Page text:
Lamar Hunt's legacy celebrated by Crew fans. (Fahmi/Massive Report)
Today would have been Lamar Hunt's 80th birthday. Even though the legendary sportsman died over 5 years ago, his legacy still is a fundamental element of so much of the American sporting landscape. Many soccer and football fans still fondly refer to him as Uncle Lamar.
Few people in the history of soccer in the U.S. have done more to build the sport. He helped found two soccer leagues, believing in the sport's promise in America for nearly 40 years; he was a founding owner in the United Soccer Association in 1967. The league would merge with a competing league, to form North American Soccer League, NASL. His Dallas Tornados would last until 1981.
It's exceedingly hard to overstate his role in reviving pro soccer in America in the post 1994 World Cup era. He was one of the initial investors in MLS. He owned three of the first 10 teams in the league, the Crew, F.C. Dallas, and the Kansas City Wizards. Together with the Anschutz Entertainment Group, they were the drivers to keeping the league afloat in the early years.
Hunt continually placed bets on MLS soccer and specifically on the Crew. He stepped in to ensure the team had a place to play in the 1999 season when the team's home, Ohio Stadium was under renovation and wasn't going to be available.
A bond issue that would have had a stadium built in suburban Dublin failed and Hunt chose to privately fund Columbus Crew Stadium. Opening in 1999, it was the first major soccer specific stadium in the country. 12 more have been built for MLS teams since Hunt showed the way forward.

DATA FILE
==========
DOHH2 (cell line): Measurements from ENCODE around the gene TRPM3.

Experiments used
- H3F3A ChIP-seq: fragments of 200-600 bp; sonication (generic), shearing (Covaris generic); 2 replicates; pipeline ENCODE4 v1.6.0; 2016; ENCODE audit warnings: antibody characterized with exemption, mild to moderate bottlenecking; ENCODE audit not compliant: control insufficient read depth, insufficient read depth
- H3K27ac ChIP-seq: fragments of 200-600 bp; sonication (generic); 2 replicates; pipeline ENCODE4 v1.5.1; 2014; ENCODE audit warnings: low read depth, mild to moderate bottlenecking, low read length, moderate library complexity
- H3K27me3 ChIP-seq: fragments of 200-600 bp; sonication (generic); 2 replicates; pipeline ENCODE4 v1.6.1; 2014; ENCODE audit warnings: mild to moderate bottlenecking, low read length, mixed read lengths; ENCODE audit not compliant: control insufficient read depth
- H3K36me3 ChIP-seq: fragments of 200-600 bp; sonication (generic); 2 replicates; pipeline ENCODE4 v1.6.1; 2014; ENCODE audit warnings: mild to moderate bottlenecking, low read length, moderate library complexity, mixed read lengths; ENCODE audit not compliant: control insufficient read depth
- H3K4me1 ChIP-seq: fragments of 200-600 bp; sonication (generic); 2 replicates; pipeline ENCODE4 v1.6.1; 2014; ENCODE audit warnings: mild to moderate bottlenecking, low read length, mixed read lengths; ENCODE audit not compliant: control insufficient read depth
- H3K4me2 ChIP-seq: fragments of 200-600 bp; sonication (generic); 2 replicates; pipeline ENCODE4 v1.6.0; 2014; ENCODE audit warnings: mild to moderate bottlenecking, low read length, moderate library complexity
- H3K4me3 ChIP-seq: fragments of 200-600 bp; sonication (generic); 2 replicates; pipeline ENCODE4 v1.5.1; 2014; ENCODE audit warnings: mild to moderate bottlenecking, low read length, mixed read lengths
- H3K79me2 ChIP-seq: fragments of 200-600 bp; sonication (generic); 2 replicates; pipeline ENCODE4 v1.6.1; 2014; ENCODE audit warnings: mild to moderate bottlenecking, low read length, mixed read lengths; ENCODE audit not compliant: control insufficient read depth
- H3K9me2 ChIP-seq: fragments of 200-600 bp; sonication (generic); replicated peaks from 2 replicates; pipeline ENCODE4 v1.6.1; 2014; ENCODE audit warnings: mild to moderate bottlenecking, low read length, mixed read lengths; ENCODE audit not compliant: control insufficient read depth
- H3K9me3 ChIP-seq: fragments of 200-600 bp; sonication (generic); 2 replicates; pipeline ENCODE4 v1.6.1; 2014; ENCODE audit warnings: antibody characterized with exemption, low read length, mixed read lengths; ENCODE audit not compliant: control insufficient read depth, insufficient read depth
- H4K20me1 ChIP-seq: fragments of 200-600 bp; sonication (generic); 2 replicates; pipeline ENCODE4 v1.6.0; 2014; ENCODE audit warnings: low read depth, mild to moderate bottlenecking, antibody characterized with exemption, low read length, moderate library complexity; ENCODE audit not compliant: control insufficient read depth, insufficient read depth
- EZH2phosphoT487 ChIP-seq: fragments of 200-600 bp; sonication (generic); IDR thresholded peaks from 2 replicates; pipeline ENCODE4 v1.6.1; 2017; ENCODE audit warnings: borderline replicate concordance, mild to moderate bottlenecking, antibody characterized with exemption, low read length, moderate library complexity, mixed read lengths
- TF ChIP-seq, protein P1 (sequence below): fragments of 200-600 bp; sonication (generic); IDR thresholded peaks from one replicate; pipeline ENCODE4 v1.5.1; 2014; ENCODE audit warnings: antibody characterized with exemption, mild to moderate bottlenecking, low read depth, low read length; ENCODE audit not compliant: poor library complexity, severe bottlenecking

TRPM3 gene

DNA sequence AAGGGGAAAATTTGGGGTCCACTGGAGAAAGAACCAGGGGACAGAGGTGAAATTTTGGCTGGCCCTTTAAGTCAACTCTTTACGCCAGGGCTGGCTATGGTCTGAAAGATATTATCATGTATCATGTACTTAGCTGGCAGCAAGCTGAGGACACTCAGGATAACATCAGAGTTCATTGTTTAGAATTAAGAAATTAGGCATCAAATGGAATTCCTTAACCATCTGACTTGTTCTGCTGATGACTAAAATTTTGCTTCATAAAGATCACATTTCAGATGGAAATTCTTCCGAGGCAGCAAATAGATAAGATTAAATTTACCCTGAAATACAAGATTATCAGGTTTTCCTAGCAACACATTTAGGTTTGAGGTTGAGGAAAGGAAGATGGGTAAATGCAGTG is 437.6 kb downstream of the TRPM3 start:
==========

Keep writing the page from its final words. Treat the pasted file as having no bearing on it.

Hunt Park, as it's affectionately known, put Columbus on the national soccer map. Three U.S. v. Mexico World Cup Qualifiers have been played in those inhospitable confines with the Americans establishing dominance with three wins. The U.S. Women's National Soccer team played a Women's World Cup Game to a capacity crowd in 2003. Other marquee events, such as the 2000 MLS Cup and two MLS All-Star games have been awarded to Crew Stadium.
Hunt would forge ahead with other firsts, including opening MLS's first training ground in 1997, the Crew Training Center in Obetz. This was yet another step in legitimizing the league.
Since his passing, the team has continued to recognize Hunt's influence on the team. HSG's two teams, F.C. Dallas and the Crew, face off in the Pioneer Cup in honor of the modern pioneer of American soccer. The Crew have permanently put a tribute to Hunt on the back of their jerseys. Encircled letters 'LH' are just above the name plate. A statue of a standing Hunt striking a visionary pose sits in the front of the stadium.
The United States Soccer Federation renamed the Open Cup the Lamar Hunt U.S. Open Cup in his honor in 1999. A testament to the enormity of his effect on the game.
Beyond any of the visible tributes, Hunt's legacy lives on through the core values of the team. Long time team employees talk about their experiences with Hunt, a man who was always polite and genuinely interested in the people whose paths he crossed, whether they were players, front office staff, or even fans. These experiences and values are passed down throughout the organization.
Soccer was a small part of his sporting legacy, he was at the ground level of the American Football League in the 1960's. The Hunt Sports Group still owns the Kansas City Chiefs. He invested in the Chicago Bulls in 1972, retaining a minority stake until his passing.
Sports in the U.S. would look vastly different without his contributions. Columbus soccer might be vastly different if he didn't step up and take over the Columbus franchise in 1995. He towers over sports in the 2nd half of the 20th century, but many simply knew him as Lamar.